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  1. I did a small intro session last week. I found the opportunity system very difficult to get used to. Even with the tables in the book, we spent about 5-10 minutes after each roll trying to figure out what to do with our opportunities. Every PC eventually kept saying, just give me an additional detail about the room but I ran out of things to tell them pretty quickly. I am not saying that this is bad necessarily, but it will definitely take some getting used to before I form a strong opinion about it. I could see it being really cool or really annoying.
  2. Not necessarily. I think it is just a way of how the game was designed. I may be misremembering things but in 4e, the rule book would automatically start you with a certain number of XP for every new character. This was just their way of letting you customize it past your school/family bonuses.
  3. That is true. The adventure does have a light level of social intrigue that you can play up. The way the crab defends the ronin and inevitably leads to a duel does give a glimpse. The adventure also does a good job of introducing all of the main types of conflicts so I do give it points for that. Still though, if this were the only game I had ever played as a PC I would have a very different impression of what the game is a typical game. I really liked the adventure in the 4e book. It was a simple tournament of samurai with a murder and an affair thrown in the mix. The tournament had simple challenges (poetry, tea ceremony) that introduced how to make skill checks but forced you into a formal setting where you have to learn the customs quickly as well as navigate different aspects of honor. It also introduced most of the major clans at once.
  4. Does anyone else think it is odd that the recommended starting adventure is on the kaiu wall? One of the things that makes L5R distinct from other systems is that the setting is so rich with social niceties and cultural norms. The required customs of visiting a new daimo really made my group interested last time we started playing. Things like being required to refuse a gift three times, or having to bow and acknowledge your social superiors without creating an incident are very unique. The kaiu wall is very different than the rest of Rokugan and the Crab are known for not following social customs and being rude. In my last campaign the PCs loved having all the social intrigue in court and we had one veteran Crab solider with a peg leg who was quite the comic relief and served as a good foil. I am starting with a new group tonight and the canned adventure is a good way to demonstrate all the mechanics. But I am hoping that they won't get the wrong impression from the game. I want them to see the richness of the setting and the importance of courtiers, but am worried they might think this is more like other combat-centric games.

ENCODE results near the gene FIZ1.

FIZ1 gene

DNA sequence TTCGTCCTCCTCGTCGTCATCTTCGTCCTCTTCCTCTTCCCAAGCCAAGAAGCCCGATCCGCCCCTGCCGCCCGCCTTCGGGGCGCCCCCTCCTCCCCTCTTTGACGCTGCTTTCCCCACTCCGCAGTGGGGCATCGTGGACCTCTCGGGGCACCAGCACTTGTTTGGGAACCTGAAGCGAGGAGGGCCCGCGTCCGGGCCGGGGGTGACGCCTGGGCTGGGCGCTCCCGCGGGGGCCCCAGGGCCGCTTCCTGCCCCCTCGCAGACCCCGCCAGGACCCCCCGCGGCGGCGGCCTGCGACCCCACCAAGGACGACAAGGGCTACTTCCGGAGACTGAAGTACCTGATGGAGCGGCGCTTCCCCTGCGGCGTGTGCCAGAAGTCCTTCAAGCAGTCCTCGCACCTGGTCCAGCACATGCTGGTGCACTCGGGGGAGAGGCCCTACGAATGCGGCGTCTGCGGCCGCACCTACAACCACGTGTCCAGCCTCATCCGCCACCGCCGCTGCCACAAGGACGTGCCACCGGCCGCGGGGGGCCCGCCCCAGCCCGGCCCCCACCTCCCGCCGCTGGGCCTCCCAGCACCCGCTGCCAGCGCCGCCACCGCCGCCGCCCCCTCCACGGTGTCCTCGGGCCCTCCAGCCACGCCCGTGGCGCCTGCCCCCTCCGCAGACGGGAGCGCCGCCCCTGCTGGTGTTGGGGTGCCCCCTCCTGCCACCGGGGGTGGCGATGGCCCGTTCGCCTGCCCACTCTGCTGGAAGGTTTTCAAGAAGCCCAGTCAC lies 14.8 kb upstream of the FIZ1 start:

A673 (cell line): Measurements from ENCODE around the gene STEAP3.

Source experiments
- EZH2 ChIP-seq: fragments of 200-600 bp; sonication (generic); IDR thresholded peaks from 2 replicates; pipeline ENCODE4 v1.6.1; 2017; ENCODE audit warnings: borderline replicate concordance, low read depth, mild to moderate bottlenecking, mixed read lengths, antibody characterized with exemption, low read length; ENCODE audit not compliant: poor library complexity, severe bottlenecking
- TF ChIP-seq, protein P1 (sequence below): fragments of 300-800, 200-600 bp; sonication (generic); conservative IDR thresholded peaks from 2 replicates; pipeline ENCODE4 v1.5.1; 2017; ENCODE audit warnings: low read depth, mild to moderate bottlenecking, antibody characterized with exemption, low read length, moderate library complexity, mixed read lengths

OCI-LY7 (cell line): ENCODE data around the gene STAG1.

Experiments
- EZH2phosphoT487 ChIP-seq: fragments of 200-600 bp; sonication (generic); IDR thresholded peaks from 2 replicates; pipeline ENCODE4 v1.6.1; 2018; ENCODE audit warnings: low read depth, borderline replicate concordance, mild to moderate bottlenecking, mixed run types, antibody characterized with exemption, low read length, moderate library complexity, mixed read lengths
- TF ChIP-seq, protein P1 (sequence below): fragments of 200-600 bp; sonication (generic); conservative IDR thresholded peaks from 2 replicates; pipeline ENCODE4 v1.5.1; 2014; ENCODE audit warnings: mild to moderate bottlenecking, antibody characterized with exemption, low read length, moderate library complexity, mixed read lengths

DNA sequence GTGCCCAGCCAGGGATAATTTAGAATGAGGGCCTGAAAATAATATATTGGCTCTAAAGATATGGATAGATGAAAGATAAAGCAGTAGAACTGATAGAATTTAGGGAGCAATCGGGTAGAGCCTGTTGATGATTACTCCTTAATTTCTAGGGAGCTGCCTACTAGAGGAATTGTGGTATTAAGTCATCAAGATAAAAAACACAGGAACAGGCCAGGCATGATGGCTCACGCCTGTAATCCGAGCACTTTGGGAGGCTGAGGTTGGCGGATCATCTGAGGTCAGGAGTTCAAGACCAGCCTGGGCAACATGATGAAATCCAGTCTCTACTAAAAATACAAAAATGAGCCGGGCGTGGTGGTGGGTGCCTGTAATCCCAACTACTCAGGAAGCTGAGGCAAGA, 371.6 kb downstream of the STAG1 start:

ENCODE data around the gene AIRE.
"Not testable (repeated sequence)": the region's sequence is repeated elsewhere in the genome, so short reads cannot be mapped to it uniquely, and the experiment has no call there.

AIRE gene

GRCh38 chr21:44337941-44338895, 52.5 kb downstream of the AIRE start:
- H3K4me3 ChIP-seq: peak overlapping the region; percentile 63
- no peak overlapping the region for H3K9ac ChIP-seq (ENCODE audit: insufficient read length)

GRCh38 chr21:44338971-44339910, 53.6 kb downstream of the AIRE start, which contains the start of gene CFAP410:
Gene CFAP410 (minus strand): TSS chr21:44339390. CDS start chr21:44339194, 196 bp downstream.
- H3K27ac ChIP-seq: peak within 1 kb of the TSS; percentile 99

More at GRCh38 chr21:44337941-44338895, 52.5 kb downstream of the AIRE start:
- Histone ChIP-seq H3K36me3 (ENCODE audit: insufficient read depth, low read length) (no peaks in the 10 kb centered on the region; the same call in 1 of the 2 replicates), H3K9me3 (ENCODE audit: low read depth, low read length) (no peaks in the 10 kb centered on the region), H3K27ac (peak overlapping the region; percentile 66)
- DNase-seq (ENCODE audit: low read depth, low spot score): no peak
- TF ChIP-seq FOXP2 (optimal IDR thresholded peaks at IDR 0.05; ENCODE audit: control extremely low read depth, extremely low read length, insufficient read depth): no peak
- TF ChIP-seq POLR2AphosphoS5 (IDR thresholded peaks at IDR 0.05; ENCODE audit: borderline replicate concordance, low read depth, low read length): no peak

5. I think the center point of your thread is getting lost a little bit. I think your main question is: aside from changing your stance is there a way to increase the TN of hitting your character? As far as I understand the answer is no. So a school level 5 character is pretty much just as easy to hit as a school level 1 character. Although, the level 5 will be able to take much more damage.
  6. I am having a really hard time trying to figure out when to use which ring when it comes to combat. With other skills it seems a little more obvious, but for melee it really seems like you could use any ring in pretty much any situation. Imagine you are fighting a duel in an open plain, all rings are fair game and at a purely mechanical level I don't see why a PC won't use his highest ring for every single Melee roll. I'm not trying to complain, I am just trying to understand better. Would any of these not be possible? • Withstand Approach (Earth Ring): Fighting defensively • Shift Approach (Water Ring): Fighting reactively • Overwhelm Approach (Fire Ring): Fighting aggressively, • Feint Approach (Air Ring): Fighting subtly (Void Ring): Fighting instinctively or without regard for your life
  7. I was disappointed to see how hard it is to kill PCs too. I used to play the last edition and one of the things the PCs liked the most was that it was so easy to die. It made you really feel like you were "three feet from death" as they say and made duels terrifying. It also makes you be extremely careful in how you act and who you offend because you knew you could not go into combat lightly. Given my PCs proclivity to kill anything that moves in front of them in other game systems this actually made them role play much more because their normal tool of attacking whatever bothered them was no longer available. As a PC I don't like PC death, I really don't. BUT the fear of losing my character made the thrill of having your character being alive and navigating the complexities of Rokugani society that much more exciting. The candle that burns twice as bright burns half as long. Honestly, if we play this game much we will probably house rule so that combat is extremely lethal again.
  8. The rulebook mentions that after an outburst you lose strife, but I have read the section several times and can't find out how much strife you lose. Did I miss it?
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